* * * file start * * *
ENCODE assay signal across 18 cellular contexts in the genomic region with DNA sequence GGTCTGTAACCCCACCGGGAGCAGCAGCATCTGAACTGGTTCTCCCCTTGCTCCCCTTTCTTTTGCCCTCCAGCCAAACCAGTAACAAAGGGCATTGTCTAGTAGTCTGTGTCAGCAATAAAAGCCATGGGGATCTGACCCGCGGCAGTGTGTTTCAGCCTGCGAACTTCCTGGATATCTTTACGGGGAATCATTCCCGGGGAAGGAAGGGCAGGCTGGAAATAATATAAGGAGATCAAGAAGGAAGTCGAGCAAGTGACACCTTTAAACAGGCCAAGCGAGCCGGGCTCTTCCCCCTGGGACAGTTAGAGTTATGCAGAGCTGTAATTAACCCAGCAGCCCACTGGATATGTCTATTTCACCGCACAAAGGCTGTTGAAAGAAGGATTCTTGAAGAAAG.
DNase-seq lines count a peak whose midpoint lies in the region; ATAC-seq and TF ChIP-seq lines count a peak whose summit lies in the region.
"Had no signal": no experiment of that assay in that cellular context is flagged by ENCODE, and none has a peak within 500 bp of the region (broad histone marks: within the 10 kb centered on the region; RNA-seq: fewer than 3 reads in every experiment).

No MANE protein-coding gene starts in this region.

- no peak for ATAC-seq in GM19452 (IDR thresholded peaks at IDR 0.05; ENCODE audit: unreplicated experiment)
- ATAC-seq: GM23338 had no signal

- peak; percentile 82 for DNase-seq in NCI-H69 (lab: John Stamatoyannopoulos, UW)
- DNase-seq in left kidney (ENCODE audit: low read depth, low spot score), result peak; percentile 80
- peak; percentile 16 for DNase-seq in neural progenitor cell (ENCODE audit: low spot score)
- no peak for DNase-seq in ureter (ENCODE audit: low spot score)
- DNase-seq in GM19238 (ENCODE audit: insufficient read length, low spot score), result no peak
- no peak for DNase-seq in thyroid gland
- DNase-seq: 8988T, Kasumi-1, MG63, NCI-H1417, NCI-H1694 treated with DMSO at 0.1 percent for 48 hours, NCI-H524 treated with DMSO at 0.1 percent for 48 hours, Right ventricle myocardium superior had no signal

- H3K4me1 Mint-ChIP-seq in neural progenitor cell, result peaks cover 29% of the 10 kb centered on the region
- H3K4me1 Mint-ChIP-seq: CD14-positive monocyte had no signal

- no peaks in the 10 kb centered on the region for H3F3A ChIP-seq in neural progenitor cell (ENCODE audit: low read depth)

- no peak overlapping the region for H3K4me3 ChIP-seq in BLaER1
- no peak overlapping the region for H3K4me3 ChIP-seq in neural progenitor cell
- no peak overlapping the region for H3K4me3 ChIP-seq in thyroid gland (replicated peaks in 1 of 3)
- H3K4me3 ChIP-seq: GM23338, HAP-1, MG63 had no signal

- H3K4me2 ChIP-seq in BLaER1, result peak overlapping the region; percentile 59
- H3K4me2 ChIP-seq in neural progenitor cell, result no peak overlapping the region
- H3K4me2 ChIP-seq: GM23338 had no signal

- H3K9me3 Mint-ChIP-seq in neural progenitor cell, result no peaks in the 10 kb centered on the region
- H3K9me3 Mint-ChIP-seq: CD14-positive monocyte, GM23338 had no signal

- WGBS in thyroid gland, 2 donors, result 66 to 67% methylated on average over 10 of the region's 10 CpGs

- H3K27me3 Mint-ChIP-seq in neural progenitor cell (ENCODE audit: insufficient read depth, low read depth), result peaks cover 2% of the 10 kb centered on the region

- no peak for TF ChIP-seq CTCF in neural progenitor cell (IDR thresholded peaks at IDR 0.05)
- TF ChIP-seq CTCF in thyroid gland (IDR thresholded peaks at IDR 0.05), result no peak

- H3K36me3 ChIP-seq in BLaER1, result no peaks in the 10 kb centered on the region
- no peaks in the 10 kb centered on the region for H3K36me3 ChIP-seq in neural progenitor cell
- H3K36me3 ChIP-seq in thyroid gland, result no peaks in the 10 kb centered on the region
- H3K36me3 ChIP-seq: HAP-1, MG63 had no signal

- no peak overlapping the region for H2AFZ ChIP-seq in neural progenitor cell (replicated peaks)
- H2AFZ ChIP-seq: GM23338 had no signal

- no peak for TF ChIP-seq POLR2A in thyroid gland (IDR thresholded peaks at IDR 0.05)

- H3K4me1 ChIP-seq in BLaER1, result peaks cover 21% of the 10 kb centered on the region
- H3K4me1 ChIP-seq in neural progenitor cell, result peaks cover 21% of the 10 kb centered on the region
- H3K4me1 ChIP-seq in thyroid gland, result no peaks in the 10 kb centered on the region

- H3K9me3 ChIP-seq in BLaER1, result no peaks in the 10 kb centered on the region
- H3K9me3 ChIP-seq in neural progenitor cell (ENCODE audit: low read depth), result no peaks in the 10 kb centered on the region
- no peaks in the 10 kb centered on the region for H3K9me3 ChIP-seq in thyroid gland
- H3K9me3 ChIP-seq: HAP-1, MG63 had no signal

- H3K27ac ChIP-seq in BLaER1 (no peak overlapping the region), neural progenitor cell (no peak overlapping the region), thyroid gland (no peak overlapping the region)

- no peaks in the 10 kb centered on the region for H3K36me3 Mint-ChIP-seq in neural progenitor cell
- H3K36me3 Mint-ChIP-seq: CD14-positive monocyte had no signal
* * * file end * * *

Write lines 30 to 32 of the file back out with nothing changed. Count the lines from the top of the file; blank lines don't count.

- H3K36me3 ChIP-seq in BLaER1, result no peaks in the 10 kb centered on the region
- no peaks in the 10 kb centered on the region for H3K36me3 ChIP-seq in neural progenitor cell
- H3K36me3 ChIP-seq in thyroid gland, result no peaks in the 10 kb centered on the region